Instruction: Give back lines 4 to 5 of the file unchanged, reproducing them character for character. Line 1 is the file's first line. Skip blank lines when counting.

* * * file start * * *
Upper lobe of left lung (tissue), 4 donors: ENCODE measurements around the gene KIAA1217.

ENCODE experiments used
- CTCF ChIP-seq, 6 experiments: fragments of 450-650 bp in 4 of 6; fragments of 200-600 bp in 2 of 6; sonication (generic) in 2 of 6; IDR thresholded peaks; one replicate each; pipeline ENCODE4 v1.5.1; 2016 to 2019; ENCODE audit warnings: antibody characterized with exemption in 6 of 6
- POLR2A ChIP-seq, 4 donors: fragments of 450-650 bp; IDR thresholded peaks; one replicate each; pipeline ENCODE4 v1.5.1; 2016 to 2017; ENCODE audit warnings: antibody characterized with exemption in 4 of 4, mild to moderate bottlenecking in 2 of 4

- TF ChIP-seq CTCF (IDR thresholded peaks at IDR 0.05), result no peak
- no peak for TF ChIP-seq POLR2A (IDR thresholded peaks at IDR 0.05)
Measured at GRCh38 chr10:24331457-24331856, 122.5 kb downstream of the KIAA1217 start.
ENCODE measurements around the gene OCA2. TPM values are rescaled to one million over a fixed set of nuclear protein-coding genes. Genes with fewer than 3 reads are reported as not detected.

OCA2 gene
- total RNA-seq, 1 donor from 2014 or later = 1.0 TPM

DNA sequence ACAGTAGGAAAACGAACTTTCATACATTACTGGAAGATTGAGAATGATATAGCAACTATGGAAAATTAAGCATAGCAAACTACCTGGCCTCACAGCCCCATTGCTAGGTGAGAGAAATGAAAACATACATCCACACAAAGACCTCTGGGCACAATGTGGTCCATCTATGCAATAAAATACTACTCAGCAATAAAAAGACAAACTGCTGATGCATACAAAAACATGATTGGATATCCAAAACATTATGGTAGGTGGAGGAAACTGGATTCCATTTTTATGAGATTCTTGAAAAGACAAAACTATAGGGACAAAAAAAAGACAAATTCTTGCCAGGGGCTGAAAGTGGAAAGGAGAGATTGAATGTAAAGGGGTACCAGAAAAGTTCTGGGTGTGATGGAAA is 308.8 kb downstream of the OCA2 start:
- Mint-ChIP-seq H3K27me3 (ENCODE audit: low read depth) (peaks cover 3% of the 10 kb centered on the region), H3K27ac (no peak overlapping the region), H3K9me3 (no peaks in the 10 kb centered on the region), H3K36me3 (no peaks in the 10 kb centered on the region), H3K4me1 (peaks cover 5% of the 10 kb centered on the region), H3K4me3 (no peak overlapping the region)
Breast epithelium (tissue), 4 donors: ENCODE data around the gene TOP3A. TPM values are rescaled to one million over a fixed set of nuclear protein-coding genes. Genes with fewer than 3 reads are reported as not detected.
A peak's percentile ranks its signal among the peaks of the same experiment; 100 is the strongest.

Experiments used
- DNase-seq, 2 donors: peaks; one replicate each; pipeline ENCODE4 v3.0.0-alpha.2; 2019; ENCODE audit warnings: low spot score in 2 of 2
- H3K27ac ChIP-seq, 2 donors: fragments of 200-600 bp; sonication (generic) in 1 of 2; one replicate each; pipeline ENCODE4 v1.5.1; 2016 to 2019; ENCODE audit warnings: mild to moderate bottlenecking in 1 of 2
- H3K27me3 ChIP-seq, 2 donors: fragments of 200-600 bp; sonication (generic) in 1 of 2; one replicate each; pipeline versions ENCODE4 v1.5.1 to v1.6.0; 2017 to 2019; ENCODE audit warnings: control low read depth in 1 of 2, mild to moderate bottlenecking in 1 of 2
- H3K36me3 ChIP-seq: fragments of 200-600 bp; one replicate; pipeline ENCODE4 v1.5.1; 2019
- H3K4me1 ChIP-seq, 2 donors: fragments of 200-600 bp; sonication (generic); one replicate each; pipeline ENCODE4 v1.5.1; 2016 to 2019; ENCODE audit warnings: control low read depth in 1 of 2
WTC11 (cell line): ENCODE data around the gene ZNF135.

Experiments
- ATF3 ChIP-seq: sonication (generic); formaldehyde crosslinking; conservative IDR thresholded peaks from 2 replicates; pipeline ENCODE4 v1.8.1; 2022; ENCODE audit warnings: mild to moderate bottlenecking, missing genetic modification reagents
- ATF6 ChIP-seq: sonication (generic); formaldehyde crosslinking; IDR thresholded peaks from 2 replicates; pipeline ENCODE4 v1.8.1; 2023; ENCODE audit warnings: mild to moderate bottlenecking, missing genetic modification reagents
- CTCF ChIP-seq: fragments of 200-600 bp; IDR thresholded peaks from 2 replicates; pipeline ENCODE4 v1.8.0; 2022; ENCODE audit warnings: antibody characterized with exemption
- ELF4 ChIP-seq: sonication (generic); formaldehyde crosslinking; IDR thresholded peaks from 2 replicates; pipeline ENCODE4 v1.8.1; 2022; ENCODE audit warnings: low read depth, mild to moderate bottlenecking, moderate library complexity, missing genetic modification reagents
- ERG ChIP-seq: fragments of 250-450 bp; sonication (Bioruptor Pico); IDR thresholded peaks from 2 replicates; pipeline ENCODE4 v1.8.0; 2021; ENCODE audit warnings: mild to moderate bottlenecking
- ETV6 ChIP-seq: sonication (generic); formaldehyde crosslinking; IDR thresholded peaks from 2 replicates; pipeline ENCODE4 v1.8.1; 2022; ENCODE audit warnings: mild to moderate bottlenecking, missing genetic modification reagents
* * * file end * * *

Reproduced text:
- POLR2A ChIP-seq, 4 donors: fragments of 450-650 bp; IDR thresholded peaks; one replicate each; pipeline ENCODE4 v1.5.1; 2016 to 2017; ENCODE audit warnings: antibody characterized with exemption in 4 of 4, mild to moderate bottlenecking in 2 of 4

- TF ChIP-seq CTCF (IDR thresholded peaks at IDR 0.05), result no peak